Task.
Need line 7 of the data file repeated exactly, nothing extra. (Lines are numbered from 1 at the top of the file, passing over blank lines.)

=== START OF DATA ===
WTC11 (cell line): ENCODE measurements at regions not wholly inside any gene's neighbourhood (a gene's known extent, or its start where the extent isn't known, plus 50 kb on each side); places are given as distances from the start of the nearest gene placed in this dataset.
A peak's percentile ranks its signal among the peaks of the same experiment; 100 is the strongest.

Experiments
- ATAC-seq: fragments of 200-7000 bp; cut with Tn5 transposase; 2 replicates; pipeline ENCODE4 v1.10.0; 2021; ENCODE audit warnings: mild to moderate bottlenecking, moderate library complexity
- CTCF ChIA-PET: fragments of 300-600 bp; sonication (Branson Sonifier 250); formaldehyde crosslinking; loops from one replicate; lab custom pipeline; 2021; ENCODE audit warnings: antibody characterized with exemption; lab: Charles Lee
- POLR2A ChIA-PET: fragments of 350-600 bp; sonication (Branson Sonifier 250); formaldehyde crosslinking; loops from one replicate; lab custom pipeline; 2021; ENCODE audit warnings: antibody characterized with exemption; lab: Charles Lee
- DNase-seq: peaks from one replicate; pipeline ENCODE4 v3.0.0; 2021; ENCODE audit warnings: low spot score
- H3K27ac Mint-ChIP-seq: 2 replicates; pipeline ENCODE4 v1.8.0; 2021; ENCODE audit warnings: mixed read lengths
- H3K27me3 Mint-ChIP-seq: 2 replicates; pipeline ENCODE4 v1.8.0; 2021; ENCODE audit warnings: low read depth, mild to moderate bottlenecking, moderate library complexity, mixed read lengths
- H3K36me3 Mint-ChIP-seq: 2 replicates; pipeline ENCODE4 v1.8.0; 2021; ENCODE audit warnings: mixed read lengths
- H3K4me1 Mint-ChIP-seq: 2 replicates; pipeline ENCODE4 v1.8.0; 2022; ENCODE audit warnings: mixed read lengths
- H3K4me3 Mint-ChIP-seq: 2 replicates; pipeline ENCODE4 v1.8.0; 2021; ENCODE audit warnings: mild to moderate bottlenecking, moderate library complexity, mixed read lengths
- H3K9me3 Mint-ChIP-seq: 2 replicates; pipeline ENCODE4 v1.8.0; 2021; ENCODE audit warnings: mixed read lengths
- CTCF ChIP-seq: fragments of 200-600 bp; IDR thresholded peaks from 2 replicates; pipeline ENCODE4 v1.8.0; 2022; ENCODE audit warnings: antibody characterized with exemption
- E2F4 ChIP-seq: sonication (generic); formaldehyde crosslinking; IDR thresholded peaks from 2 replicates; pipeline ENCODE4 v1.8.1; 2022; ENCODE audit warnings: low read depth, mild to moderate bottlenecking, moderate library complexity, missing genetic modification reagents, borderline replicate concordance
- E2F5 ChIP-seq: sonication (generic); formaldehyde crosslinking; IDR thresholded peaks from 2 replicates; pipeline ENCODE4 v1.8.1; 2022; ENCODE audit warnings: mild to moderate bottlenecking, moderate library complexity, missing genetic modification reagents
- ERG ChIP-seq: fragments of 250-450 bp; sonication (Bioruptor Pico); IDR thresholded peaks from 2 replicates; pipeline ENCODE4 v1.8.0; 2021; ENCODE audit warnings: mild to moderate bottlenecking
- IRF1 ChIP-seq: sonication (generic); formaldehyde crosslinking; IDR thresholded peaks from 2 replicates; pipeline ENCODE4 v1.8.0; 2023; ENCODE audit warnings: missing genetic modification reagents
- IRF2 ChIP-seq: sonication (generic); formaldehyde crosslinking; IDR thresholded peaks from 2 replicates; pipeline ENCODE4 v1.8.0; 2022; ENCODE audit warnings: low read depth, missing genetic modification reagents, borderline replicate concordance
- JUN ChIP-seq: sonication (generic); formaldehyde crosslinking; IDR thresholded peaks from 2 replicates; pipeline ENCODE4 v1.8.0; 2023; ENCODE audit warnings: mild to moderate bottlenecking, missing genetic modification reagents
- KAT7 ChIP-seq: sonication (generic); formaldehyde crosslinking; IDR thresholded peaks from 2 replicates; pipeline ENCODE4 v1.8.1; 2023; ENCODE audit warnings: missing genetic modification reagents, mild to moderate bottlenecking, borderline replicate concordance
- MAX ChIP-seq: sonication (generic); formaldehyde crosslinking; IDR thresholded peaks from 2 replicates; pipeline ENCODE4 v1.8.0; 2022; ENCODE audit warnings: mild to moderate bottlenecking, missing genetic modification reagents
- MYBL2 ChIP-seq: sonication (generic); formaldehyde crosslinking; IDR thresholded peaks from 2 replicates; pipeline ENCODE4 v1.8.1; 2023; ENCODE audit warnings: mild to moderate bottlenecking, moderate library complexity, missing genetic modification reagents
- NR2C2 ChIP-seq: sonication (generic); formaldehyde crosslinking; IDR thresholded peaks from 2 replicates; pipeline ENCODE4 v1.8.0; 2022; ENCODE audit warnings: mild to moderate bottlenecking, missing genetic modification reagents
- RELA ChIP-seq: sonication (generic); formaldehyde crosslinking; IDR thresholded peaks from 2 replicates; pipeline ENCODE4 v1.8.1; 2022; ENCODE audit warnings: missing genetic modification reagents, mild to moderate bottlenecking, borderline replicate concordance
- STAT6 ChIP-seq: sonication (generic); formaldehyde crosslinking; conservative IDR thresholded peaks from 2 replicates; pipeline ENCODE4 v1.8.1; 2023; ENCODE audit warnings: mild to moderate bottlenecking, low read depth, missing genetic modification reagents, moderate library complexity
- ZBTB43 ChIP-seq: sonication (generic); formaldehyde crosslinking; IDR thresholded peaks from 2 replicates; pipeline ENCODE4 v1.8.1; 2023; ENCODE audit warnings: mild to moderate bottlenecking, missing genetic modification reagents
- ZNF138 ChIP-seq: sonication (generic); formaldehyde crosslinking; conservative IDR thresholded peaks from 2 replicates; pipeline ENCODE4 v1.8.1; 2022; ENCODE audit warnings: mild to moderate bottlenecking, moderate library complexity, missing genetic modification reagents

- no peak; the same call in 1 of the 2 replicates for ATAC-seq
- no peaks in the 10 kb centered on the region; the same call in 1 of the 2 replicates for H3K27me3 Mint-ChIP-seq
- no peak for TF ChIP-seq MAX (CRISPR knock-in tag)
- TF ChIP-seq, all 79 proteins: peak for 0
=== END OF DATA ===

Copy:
- DNase-seq: peaks from one replicate; pipeline ENCODE4 v3.0.0; 2021; ENCODE audit warnings: low spot score